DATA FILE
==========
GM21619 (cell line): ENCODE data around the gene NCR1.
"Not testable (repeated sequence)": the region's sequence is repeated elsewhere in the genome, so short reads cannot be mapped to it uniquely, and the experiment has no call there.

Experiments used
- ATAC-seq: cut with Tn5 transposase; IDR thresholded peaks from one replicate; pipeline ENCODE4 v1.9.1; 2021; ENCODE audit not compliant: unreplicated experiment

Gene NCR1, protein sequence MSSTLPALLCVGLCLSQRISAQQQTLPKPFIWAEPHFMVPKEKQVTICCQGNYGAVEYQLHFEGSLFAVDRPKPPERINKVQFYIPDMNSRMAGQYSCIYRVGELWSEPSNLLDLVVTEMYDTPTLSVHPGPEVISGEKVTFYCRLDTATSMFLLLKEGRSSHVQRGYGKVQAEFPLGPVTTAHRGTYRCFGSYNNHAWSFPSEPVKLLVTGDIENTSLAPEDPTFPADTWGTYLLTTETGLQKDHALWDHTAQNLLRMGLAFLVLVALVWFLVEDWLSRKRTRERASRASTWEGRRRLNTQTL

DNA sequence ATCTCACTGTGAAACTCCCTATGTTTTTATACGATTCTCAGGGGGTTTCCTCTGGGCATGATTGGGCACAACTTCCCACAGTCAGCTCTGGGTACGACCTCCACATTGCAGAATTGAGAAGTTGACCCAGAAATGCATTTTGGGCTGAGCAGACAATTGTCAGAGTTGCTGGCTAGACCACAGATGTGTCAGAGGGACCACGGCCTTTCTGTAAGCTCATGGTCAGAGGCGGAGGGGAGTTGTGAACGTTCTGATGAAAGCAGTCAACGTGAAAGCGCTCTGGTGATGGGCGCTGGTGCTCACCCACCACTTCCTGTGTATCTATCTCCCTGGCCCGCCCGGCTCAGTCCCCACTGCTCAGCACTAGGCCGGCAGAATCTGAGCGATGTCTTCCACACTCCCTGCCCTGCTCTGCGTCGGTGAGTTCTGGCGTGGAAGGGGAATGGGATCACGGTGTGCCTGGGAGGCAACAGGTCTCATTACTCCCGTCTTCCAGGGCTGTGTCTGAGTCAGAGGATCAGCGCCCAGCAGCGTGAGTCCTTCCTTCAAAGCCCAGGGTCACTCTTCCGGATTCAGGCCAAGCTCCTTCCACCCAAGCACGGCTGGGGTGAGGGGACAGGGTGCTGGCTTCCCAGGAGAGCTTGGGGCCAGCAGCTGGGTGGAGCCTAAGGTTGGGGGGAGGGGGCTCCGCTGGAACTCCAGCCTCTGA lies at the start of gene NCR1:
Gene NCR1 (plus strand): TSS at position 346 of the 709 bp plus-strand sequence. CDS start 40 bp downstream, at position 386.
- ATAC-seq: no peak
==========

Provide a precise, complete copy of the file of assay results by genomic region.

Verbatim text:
GM21619 (cell line): ENCODE data around the gene NCR1.
"Not testable (repeated sequence)": the region's sequence is repeated elsewhere in the genome, so short reads cannot be mapped to it uniquely, and the experiment has no call there.

Experiments used
- ATAC-seq: cut with Tn5 transposase; IDR thresholded peaks from one replicate; pipeline ENCODE4 v1.9.1; 2021; ENCODE audit not compliant: unreplicated experiment

Gene NCR1, protein sequence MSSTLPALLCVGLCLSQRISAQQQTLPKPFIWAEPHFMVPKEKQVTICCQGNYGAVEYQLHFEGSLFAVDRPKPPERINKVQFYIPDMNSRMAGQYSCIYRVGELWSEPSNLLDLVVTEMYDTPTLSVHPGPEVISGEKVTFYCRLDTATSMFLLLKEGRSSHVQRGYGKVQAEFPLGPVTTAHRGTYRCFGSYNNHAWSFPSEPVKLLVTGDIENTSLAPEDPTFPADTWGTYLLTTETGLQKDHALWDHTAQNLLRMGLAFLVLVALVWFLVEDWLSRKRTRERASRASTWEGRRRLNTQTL

DNA sequence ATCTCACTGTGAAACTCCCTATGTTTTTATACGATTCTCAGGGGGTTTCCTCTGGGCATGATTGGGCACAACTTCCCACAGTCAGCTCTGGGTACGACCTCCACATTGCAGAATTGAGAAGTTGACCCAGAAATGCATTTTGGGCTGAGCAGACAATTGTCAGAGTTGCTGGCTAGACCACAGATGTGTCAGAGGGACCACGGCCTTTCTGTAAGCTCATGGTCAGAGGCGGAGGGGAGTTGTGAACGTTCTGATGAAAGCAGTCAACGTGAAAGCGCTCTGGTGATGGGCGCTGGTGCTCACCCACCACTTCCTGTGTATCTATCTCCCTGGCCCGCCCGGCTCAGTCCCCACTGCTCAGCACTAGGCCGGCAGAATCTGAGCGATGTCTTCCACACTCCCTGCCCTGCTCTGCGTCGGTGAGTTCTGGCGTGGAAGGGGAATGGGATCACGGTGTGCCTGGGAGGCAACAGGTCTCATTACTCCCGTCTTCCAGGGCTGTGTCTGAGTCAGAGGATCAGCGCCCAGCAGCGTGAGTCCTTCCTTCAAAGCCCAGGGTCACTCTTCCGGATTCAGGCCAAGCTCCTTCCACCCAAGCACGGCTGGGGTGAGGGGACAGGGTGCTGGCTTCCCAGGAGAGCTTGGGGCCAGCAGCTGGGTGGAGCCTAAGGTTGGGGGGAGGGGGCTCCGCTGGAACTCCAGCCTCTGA lies at the start of gene NCR1:
Gene NCR1 (plus strand): TSS at position 346 of the 709 bp plus-strand sequence. CDS start 40 bp downstream, at position 386.
- ATAC-seq: no peak